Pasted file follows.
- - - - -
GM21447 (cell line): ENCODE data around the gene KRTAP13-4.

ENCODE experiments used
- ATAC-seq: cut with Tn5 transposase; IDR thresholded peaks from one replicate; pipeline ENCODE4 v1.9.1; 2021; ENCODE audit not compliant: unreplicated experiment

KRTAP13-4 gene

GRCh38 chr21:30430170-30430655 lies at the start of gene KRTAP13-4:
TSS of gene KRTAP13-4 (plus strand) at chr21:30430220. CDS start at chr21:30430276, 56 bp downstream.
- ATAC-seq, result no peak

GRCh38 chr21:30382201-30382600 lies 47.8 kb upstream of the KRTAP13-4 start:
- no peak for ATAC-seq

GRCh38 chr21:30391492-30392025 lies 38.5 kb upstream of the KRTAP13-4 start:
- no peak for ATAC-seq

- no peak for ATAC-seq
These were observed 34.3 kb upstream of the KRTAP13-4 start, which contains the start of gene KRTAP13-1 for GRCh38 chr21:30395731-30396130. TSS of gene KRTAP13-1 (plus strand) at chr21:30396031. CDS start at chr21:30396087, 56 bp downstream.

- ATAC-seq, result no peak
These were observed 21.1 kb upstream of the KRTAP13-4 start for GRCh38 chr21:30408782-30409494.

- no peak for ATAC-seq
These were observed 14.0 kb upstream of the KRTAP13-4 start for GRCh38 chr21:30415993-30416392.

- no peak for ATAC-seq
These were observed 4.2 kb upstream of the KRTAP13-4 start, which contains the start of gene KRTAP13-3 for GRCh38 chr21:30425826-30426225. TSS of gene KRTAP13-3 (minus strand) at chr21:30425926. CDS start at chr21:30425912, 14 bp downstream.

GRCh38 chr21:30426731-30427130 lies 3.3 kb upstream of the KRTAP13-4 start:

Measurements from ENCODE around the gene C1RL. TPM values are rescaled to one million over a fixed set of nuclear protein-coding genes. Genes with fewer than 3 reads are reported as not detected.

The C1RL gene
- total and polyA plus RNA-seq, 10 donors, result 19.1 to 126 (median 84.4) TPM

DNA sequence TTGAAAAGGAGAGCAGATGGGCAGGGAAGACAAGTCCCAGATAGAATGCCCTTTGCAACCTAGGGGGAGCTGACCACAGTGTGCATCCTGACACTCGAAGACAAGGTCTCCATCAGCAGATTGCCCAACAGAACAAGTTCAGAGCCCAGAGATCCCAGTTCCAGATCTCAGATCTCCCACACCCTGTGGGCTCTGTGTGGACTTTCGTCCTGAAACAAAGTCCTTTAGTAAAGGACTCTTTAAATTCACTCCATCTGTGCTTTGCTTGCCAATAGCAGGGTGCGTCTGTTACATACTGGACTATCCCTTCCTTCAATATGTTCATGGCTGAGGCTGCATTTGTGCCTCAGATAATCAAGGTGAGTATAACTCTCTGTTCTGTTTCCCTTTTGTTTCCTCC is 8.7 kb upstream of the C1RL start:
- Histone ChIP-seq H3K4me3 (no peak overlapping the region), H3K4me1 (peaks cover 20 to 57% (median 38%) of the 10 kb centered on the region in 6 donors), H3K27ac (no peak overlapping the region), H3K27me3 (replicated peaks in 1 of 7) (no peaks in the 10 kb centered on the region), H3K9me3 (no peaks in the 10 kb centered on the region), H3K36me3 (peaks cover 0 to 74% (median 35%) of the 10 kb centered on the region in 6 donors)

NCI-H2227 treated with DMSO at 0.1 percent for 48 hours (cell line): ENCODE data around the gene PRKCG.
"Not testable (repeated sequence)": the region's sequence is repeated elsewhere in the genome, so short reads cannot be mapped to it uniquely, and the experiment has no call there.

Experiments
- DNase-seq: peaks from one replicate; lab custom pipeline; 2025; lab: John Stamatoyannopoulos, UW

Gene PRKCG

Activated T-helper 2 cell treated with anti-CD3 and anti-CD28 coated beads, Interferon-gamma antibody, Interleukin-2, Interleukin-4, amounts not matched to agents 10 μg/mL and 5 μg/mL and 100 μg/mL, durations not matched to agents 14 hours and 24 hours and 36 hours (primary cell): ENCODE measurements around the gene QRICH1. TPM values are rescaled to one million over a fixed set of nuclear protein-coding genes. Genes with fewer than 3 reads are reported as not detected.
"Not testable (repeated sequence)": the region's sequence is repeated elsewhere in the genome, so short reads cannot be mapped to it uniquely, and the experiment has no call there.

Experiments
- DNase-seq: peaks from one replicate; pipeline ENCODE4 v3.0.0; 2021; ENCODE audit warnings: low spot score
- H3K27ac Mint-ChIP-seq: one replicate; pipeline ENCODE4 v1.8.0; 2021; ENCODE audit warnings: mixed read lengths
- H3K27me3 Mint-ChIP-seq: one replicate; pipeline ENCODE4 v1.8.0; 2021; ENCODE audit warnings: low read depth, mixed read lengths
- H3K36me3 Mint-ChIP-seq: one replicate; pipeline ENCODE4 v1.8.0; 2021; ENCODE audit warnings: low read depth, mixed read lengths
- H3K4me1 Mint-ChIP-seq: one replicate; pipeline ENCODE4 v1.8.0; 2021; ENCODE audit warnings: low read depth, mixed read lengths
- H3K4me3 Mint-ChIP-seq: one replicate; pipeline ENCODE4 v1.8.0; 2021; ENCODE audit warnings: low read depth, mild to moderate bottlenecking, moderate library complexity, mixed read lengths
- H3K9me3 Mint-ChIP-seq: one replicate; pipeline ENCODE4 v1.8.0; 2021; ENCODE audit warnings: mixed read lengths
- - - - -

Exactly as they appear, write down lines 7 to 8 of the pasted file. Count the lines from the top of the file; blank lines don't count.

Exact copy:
- ATAC-seq, result no peak

GRCh38 chr21:30382201-30382600 lies 47.8 kb upstream of the KRTAP13-4 start: